Playoff baseball is a different animal and it is glorious. It changes colors like a chameleon. Managers tear up ‘The Book’ and think outside the box.
Chicago Cubs manage Joe Maddon does it all season long — playing four-man infields, using pitchers in the outfield, using his players at several different positions, coming up with slogans and tee-shirts that read, “Try not to suck.”
It is so refreshing and maybe managers will follow Maddon’s lead and become creative instead of doing things the same way game after game after game.
LOS ANGELES DODGERS manager Dave Roberts did it Thursday night in Game 5 of the NLDS and it paid off with a 4-3 victory that sent the Dodgers into the NLCS against the Cubs.
His team led, 4-3, with no outs and a runner on first base in the seventh inning. Chris Heisey had just hit a two-run home run to draw the Nats to within a run and the Washington crowd was in a frenzy.
What did Roberts do? He brought in his closer, Kenley Jansen, a guy who only pitched in save situations in the ninth inning all season long.
Jansen quickly gave up a hit, putting two runners on. Then he retired the next three batters to preserve the one-run lead.
It plays into what I’ve said ever since somebody came up with the closer’s role. The closer is the best relief pitcher a team owns, but managers insist on saving him until the ninth inning and a save is in order.
But the game often hangs by a suture thread in the seventh or eighth inning. So why not bring in your best pitcher? Roberts did it and it worked.
Not only that, Jansen pitched 2 1/3 innings the game. He threw a career-high 51 pitches. When the ninth began, Roberts had starter Clayton Kershaw warming up in the bullpen.
But it got dicey in the bottom of the ninth and more drama. Jansen retired the first batter in the ninth, but then walked Bryce Harper and Jayson Werth.
What did Roberts do? He brought in starter Clayton Kershaw, who started Game 4 just two days ago and threw 110 pitches.
Kershaw got Daniel Murphy to pop up to second and then he struck out Wilmer Difo.
The Dodgers won three one-run games and Kershaw had two wins and a save.
THE BALTIMORE ORIOLES are sitting at home eating popcorn as they watch the post-season when things might have turned out differently if manager Buck Showalter had climbed out of that box manager’s like to hide in.
Baltimore closer Zach Britton had one of the best season’s a pitcher could have. But when the Orioles played Toronto in the one-and-out American League wild card game, manager Buck Showalter didn’t use him. He waited and waited and waited, like a kid waiting on a school bus, hoping his O’s would get the lead late in the game so Britton could save it.
It never happened. The game went into extra innings and Toronto won it on Edwin Encarnacion’s home run in the 11th inning.
SPEAKING OF EDWIN Encarnacion, isn’t it delightful to see former Cincinnati Reds doing positive things in the post-season?
Chris Heisey, a popular former Reds outfielder, hit a two-run pinch-hit home run for the Nationals Thursday night.
Heisey is the same player for the Nationals that he was for the Reds – an extra outfielder who provides nitroglycerin off the bench, just as he did for the Reds.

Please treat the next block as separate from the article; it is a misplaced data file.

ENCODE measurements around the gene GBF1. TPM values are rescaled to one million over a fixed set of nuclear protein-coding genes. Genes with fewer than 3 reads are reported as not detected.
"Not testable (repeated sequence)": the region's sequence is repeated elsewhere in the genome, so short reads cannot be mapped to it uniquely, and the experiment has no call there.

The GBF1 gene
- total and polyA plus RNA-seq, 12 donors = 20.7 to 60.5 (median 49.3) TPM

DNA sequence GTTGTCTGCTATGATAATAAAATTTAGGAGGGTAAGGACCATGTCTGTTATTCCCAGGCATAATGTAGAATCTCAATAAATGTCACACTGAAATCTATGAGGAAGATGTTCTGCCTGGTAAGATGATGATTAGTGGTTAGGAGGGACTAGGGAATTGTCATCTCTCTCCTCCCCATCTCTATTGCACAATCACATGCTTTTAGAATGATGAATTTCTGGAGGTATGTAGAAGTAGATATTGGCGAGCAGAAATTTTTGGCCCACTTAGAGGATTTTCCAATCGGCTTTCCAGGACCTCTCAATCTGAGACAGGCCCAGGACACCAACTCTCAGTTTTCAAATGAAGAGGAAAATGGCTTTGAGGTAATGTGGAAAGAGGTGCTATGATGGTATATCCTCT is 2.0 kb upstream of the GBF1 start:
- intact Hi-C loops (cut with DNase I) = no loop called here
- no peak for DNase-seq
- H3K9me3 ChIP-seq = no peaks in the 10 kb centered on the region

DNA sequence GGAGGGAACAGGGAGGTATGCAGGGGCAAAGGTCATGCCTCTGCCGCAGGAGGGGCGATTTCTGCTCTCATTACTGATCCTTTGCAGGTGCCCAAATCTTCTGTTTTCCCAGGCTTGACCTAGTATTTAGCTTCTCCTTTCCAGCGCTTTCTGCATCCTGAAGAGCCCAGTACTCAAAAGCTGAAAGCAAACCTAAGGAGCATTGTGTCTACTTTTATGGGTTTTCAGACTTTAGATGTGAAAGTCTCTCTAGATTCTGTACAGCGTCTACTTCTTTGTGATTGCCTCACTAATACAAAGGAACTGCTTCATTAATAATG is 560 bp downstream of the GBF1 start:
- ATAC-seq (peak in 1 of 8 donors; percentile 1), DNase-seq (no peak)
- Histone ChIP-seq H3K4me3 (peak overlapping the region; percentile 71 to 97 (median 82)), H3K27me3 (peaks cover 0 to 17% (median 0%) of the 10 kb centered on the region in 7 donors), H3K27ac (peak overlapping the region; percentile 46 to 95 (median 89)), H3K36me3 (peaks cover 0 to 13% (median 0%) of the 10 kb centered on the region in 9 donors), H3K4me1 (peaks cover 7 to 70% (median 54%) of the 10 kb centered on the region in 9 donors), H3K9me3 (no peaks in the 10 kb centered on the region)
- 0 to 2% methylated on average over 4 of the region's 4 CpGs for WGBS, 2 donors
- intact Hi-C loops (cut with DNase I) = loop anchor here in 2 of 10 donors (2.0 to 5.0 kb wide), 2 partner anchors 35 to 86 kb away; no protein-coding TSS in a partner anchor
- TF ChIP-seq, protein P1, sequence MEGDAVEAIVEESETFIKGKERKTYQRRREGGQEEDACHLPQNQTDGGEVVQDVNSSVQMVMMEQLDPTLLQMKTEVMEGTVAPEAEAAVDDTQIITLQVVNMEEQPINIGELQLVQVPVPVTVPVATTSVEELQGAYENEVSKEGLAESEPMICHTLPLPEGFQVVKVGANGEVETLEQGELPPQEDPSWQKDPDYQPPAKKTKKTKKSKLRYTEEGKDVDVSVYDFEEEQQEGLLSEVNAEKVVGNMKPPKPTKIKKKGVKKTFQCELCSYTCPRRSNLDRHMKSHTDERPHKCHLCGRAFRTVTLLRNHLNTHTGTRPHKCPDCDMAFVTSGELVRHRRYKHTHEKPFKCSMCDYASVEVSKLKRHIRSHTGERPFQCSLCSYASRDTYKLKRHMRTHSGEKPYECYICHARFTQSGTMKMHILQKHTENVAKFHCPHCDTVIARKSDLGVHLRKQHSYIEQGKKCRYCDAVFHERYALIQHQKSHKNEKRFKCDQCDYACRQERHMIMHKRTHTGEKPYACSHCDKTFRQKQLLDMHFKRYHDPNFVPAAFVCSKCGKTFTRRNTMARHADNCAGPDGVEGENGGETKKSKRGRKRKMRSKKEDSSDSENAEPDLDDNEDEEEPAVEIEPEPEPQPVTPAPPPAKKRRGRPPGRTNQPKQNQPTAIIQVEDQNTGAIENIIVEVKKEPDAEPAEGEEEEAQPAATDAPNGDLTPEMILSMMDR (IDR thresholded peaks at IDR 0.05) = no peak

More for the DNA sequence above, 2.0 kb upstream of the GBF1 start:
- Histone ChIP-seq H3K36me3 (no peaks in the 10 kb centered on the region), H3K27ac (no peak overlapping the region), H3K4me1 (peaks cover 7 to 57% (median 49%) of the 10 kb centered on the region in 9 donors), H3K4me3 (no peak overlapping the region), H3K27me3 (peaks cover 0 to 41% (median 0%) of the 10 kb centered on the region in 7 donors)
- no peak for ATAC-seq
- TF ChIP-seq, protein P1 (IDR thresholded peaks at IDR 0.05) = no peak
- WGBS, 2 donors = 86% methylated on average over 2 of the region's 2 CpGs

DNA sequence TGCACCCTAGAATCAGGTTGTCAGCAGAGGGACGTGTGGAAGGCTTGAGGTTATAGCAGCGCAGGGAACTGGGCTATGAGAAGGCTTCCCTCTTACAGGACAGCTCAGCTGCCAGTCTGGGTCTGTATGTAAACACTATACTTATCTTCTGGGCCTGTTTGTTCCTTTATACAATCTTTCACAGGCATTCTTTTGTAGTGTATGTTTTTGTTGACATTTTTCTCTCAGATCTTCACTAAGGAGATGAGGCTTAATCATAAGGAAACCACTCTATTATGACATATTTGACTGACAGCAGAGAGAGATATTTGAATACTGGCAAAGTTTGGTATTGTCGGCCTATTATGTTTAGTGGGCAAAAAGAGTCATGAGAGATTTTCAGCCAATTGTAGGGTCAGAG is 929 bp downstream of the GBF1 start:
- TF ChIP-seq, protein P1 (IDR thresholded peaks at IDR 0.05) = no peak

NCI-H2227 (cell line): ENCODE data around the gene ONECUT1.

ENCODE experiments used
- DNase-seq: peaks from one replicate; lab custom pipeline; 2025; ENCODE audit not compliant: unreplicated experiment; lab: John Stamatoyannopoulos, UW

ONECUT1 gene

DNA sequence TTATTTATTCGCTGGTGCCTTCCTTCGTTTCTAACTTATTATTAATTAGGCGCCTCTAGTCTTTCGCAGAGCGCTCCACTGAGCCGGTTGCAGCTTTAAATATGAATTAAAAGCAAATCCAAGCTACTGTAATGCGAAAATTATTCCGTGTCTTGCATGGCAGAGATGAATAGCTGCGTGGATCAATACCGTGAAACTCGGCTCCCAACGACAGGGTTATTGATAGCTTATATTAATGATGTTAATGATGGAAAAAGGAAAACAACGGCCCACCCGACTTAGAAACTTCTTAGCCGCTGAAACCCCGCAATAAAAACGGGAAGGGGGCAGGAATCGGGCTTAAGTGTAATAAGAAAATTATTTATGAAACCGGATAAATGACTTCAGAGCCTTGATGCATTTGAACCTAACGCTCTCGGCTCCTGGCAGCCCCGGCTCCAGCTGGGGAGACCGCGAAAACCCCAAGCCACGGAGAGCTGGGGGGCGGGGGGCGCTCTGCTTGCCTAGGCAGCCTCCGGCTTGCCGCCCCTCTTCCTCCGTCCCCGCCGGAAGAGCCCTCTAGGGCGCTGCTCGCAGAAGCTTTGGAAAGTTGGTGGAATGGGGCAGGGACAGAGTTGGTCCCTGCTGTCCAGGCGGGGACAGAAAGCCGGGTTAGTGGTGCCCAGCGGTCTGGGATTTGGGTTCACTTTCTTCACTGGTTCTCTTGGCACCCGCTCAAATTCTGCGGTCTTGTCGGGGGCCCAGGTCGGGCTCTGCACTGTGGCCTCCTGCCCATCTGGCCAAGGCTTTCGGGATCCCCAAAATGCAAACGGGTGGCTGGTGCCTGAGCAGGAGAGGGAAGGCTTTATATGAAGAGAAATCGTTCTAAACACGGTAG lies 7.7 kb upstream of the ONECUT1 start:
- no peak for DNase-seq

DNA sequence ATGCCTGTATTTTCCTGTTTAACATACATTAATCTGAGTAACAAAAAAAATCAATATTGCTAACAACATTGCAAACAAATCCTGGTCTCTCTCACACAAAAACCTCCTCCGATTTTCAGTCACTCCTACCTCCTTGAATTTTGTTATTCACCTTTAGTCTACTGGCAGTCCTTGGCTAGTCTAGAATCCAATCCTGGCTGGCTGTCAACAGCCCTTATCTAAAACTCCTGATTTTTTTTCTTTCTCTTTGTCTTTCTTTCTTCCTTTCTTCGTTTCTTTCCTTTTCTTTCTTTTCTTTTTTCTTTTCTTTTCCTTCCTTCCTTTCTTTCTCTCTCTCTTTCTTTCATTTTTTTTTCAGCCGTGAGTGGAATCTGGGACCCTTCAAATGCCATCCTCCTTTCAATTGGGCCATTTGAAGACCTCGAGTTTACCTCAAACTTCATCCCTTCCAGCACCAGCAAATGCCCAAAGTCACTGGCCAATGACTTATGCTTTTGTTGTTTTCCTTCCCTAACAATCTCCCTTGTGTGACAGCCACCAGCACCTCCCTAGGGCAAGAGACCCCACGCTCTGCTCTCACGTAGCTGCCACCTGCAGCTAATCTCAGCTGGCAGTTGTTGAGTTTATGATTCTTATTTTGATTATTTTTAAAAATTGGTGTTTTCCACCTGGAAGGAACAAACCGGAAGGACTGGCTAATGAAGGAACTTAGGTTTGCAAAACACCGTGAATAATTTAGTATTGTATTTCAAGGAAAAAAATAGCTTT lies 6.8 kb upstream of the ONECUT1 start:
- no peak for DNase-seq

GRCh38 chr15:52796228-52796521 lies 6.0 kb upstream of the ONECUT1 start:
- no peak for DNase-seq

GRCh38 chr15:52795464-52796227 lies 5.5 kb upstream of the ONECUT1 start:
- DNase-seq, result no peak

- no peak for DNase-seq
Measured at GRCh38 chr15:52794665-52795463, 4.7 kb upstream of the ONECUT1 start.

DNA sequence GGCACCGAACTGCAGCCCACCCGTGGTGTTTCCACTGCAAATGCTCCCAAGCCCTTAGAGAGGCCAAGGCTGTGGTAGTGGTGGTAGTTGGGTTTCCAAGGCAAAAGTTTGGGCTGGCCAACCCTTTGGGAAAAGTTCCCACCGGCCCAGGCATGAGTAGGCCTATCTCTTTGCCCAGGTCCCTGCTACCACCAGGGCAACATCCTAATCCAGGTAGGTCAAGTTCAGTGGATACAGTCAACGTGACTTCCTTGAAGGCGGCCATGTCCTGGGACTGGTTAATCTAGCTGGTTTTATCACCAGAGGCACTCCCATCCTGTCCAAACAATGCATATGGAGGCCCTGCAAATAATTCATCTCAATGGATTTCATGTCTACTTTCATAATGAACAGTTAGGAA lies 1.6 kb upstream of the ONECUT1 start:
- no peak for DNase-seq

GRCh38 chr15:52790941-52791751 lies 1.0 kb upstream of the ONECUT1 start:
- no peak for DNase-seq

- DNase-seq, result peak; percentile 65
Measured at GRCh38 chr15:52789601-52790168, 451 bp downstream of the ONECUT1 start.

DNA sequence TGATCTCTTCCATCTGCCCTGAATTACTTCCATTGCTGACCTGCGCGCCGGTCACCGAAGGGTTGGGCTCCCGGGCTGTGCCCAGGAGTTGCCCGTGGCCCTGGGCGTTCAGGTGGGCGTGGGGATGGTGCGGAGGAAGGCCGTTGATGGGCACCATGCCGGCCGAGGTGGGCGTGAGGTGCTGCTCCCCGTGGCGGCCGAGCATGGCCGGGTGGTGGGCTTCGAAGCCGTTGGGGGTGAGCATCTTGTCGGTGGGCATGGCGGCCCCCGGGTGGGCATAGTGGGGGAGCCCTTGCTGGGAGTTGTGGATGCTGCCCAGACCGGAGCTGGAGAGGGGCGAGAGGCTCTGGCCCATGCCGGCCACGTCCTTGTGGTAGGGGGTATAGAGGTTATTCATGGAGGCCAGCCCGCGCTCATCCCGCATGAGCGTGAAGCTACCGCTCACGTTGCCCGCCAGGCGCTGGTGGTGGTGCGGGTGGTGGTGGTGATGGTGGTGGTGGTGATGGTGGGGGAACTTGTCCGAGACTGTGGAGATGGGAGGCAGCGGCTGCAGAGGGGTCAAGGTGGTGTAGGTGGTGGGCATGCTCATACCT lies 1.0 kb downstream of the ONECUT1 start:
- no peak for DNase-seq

Fans were often on manager Dusty Baker’s back when he managed the Reds and didn’t play Heisey regularly. They thought Baker held something against Heisey, that maybe Heisey stole Baker’s expensive wine he was saving for a celebration.
It wasn’t true. Baker often said, “I love Chris Heisey. Nobody plays harder, nobody works harder. But he has his limitations.”
Those limitations were that Heisey was a dead red hitter — he could handle fastballs but breaking pitches were a murder mystery. So Baker picked and chose his spots for Heisey, just as he did Thursday night.
Heisey drilled relief pitcher Grant Dayton’s misplaced fastball into the hands of a fan in the left field seats.
AND BAKER RIPPED a page from San Francisco manager Bruce Bochy’s book. Bochy used five relief pitchers in one inning during his team’s elimination loss to the Chicago Cubs. And Baker used five relief pitchers in the seventh inning when the Dodgers scored four runs.
Baker ended up using seven pitchers and Roberts used six, a typical National League game that makes a scorecard look like a kindergartner’s finger-painting.
UNFORTUNATELY, THE NATS came up a run short, depriving Baker of an opportunity to face the Chicago Cubs in the NLCS, the team that fired him. And misguided fans will blame Baker for not being able to win in the postseason.
Yeah, sure, it was his fault the Nats were 1 for 10 with runners in scoring position and stranded 11 runners.
It was, though, somewhat surprising that he removed starter Max Scherzer in the seventh inning after he gave up one run and five hits in six innings, Yes, he had thrown 99 pitches, but this was a win or go fishing game and Scherzer is his best.
Playoff baseball. You gotta love it.
WAS READING AN old baseball book while watching the Nats-Dodgers game and saw fans scrambling for a foul ball.
The book talked about how in the 1910s baseball teams wanted foul balls returned and had employees scrambling in the stands to retrieve balls. In 1916, three fans in the Polo Grounds in New York were arrested for larceny when they refused to return foul balls.
The cost of a baseball in 1916 was $2.50. The cost now is almost $20 and teams go through about six dozen a game.
ON SATURDAY I will be at the Miami Valley Centre Mall in Piqua at a memorabilia show selling and signing my book, ‘The Real McCoy,’ from 2:30 to 4:30.